TAMPA, Fla. – It’s easy to see Cory Conacher is having a blast being an NHL rookie. His smile is present on and off the ice.

He’s making a point of spreading the joy.

During Tampa Bay’s morning skate Tuesday, the Lightning left winger skated toward the boards and spotted a young man with Down syndrome. Conacher did a couple of tricks with the puck, then picked it up, walked through the bench area and handed the man the souvenir. The fan smiled and showed it to his friend a few rows back.

Minutes later, the former Canisius College star saw a kid in the corner of the rink and flipped a puck to the boy. He smiled, too.

Yes, it’s easy to see Conacher and Tampa Bay are quite a fit.

“It’s such a nice setup here in Tampa,” Conacher said before facing the Buffalo Sabres in a game in which he assisted on the Tampa Bay goal in a 2-1 loss. “The fans are awesome. The city’s awesome. It’s just a dream. It’s been an awesome season so far.”

Friends come quickly off the ice when players do well on it. After dominating the American Hockey League last season, Conacher is proving his skills translate to the top level. He ended his night Tuesday with seven goals and 18 points in 19 games for the Lightning.

“He’s just a relentless player,” Lightning coach Guy Boucher said. “He’s fearless. He’ll get bumped around and he’s back on his feet in a fraction of a second, back in the play, getting a shot and paying the price.

“I like relentless players. That’s my identity, so when I see somebody like that, I like working with those guys. Yeah, they’ll make some mistakes, but they’re first on the puck. They’ll pay the price to get hit, to make a play, and he does that.”

Boucher entered the season with Conacher penciled into a top-six role, and the 23-year-old quickly showed the coach he’d made a smart decision. Conacher recorded five goals and seven assists in the opening seven games. He assisted on Tampa Bay’s opening goal Tuesday to extend his points streak to six games while skating alongside All-Star center Steven Stamkos and left wing Teddy Purcell.

“Cory is so fast out there,” Stamkos said. “He’s not afraid to go in the corners, get the puck and go in front of the net. I think we all just complement each other.”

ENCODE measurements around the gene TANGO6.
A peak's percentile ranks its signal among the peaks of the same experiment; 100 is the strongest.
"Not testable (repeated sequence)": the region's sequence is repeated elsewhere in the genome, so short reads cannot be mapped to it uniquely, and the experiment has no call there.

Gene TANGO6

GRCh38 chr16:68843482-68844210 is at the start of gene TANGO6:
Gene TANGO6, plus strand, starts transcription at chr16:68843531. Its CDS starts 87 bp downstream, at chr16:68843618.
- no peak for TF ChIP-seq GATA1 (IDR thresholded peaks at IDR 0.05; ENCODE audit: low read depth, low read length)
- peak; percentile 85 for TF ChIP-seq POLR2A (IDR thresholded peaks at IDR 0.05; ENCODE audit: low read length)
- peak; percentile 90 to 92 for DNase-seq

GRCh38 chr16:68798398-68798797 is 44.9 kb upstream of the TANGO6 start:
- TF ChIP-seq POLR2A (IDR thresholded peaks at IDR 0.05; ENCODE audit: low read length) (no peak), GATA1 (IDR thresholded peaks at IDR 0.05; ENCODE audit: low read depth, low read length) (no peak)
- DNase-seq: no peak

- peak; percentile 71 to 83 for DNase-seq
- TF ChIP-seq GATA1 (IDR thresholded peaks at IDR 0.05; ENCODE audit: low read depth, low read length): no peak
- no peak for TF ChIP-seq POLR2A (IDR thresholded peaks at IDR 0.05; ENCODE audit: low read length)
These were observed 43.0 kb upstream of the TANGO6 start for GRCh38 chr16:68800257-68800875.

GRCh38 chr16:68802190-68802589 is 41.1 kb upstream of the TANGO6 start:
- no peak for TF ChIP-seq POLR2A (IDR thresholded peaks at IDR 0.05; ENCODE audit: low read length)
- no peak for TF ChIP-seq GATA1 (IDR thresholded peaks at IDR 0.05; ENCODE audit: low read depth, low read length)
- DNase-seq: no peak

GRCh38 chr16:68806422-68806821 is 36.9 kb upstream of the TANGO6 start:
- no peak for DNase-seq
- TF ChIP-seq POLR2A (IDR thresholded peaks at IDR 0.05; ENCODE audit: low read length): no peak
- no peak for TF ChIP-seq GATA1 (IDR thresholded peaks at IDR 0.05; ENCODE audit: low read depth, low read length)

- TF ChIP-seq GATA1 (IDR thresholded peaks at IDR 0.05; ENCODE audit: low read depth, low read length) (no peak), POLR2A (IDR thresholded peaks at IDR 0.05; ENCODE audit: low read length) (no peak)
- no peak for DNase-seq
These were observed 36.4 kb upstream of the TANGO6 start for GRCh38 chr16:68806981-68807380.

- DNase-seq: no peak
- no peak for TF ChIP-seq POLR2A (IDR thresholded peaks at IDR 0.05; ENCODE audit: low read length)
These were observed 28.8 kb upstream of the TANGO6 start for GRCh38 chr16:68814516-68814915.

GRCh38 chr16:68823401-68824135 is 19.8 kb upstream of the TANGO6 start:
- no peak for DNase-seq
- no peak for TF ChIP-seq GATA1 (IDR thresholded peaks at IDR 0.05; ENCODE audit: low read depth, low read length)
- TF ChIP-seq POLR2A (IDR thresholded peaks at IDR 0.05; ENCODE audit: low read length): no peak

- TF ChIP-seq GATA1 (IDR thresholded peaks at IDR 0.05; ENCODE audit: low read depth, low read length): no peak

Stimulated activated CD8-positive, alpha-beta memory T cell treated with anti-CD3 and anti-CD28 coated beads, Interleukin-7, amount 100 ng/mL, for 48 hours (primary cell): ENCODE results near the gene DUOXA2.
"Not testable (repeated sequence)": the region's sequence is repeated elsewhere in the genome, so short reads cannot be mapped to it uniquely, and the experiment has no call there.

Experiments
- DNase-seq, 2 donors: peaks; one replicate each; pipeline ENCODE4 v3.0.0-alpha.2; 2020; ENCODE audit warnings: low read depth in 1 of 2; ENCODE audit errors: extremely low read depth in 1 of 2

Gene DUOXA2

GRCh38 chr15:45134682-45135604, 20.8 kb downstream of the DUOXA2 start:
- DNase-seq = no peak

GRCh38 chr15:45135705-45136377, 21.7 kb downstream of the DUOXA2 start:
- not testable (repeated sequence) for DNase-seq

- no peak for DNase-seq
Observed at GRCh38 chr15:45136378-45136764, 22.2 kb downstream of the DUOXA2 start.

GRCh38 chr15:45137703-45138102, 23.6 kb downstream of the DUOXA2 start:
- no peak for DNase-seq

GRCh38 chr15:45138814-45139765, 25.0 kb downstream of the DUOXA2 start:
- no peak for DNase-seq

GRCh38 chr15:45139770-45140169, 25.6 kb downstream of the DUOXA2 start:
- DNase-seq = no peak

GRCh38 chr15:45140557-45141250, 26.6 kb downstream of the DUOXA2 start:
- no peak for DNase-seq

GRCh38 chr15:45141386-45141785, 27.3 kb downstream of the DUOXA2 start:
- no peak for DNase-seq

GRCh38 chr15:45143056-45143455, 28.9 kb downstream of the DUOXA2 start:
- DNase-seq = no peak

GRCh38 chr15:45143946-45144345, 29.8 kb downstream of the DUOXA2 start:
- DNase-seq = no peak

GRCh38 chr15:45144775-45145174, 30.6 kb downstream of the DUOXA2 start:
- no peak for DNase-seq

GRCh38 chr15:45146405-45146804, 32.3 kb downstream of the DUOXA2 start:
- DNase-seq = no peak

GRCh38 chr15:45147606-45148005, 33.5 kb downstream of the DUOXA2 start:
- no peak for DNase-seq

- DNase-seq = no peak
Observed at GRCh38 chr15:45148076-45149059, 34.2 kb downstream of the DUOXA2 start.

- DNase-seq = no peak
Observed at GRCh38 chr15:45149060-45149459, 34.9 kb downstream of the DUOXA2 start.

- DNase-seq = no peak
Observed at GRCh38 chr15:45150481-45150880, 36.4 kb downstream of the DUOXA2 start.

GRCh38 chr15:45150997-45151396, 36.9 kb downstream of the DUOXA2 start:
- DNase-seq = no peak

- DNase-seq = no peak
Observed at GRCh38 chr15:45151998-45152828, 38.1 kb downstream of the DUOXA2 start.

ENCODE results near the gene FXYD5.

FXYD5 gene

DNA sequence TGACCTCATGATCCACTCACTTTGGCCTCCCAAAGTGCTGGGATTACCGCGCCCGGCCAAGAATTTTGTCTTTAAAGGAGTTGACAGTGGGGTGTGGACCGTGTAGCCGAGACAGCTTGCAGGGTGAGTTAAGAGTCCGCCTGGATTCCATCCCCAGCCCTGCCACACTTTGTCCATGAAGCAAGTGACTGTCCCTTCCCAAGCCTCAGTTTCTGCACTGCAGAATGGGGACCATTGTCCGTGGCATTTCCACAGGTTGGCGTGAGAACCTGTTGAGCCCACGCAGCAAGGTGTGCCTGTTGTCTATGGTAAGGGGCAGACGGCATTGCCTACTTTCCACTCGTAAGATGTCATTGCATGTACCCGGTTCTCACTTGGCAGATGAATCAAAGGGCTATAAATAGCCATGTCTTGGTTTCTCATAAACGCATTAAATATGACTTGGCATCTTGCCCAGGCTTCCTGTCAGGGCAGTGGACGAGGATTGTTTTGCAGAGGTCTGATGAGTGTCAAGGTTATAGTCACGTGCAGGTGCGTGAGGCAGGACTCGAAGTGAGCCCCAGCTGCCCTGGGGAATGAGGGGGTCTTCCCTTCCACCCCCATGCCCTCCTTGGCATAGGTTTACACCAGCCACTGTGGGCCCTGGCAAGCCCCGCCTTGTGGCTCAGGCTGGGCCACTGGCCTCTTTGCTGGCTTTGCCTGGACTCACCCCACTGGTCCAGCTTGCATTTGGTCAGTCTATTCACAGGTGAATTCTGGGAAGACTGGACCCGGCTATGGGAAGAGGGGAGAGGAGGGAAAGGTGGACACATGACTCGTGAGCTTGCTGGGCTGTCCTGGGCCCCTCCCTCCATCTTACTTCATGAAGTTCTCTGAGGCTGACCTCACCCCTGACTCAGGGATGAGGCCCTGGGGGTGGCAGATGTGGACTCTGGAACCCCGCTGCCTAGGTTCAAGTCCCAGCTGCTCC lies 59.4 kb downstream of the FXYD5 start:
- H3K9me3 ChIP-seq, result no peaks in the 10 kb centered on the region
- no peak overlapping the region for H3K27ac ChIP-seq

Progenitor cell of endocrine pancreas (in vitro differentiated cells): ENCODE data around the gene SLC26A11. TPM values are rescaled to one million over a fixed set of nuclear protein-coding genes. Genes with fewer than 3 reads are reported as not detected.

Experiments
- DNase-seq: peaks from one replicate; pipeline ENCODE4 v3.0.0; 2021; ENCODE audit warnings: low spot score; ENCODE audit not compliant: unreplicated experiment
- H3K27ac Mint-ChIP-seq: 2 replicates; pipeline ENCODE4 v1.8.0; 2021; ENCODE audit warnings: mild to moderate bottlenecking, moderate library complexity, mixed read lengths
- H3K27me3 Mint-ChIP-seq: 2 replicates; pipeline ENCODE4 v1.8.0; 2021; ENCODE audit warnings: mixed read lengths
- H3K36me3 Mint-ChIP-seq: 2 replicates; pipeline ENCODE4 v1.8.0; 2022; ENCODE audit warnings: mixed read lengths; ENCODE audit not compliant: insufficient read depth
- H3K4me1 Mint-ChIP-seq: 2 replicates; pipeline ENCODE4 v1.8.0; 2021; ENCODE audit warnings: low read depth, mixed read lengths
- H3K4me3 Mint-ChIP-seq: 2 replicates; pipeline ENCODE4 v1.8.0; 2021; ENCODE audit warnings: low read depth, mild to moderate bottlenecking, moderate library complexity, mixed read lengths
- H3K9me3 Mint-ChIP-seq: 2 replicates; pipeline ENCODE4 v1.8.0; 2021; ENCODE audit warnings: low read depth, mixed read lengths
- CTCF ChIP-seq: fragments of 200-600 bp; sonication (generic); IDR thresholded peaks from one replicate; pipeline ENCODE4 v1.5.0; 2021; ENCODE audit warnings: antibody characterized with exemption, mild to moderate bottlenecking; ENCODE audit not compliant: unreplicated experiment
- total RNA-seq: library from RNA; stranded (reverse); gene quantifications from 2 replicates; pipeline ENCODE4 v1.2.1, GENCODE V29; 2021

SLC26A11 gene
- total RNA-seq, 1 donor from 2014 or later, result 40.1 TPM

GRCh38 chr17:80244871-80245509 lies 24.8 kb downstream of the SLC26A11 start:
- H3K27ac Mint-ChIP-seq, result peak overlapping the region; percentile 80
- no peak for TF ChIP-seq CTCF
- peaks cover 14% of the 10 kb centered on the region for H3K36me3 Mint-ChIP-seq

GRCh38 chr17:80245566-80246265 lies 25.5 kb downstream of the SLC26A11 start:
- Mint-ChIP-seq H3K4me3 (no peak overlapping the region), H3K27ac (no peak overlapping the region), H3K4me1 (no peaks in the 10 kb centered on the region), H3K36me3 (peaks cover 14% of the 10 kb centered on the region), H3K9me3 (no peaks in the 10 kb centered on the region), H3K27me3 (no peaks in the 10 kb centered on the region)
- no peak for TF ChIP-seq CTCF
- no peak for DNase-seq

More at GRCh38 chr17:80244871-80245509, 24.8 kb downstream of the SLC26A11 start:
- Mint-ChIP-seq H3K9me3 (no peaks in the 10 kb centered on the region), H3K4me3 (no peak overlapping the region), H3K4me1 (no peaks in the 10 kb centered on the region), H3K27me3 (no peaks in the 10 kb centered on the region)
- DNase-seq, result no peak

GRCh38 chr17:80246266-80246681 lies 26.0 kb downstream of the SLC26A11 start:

Sabres interim coach Ron Rolston is among those who pegged Conacher for big-league success. The former Rochester coach saw Conacher earn the honor of AHL Most Valuable Player last season and faced him during the lockout, too.

“He’s got great speed, he’s a really smart player, and he goes to the traffic areas,” Rolston said. “Those are three things that are deadly for offensive players, and he does them all. It was just a matter of time before he was here.”

Though the arrival was expected, it’s still surreal for Conacher. He grew up idolizing Martin St. Louis, and now he skates with him.

“It’s been such a dream for me to even be able to be in the same room as some of these guys and guys I’ve watched on TV for so long,” Conacher said.

It was a bit mind-blowing to face the Sabres, too.

A few of Conacher’s teammates at Canisius had season tickets in Buffalo, so he would often join them at First Niagara Center.

“It’s just like I’m at a Buffalo Sabres game almost, but I’m playing in it,” Conacher said. “I’ve already got some text messages from people I went to school with to try and take it easy on Buffalo a little bit.”


Sabres defenseman Jordan Leopold missed his fourth straight game, including his third with an upper-body injury. He joined his teammates toward the end of the morning skate but wore just a baseball cap and sweatsuit.

“He’s getting better,” Rolston said. “He’s starting to get some exercise in and move. Each day is a better sign, but it’s still a day-to-day process for him.”

The return of Adam Pardy from Rochester forced Rolston to change his defense pairings. Pardy skated alongside Mike Weber, Robyn Regehr started next to Andrej Sekera, and Christian Ehrhoff partnered with Tyler Myers.